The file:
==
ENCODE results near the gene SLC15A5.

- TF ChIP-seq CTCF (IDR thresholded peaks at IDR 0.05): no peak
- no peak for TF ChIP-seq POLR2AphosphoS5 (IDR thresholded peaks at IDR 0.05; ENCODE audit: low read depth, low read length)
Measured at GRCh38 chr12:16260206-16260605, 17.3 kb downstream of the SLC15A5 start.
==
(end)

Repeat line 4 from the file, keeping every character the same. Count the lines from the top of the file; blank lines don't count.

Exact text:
Measured at GRCh38 chr12:16260206-16260605, 17.3 kb downstream of the SLC15A5 start.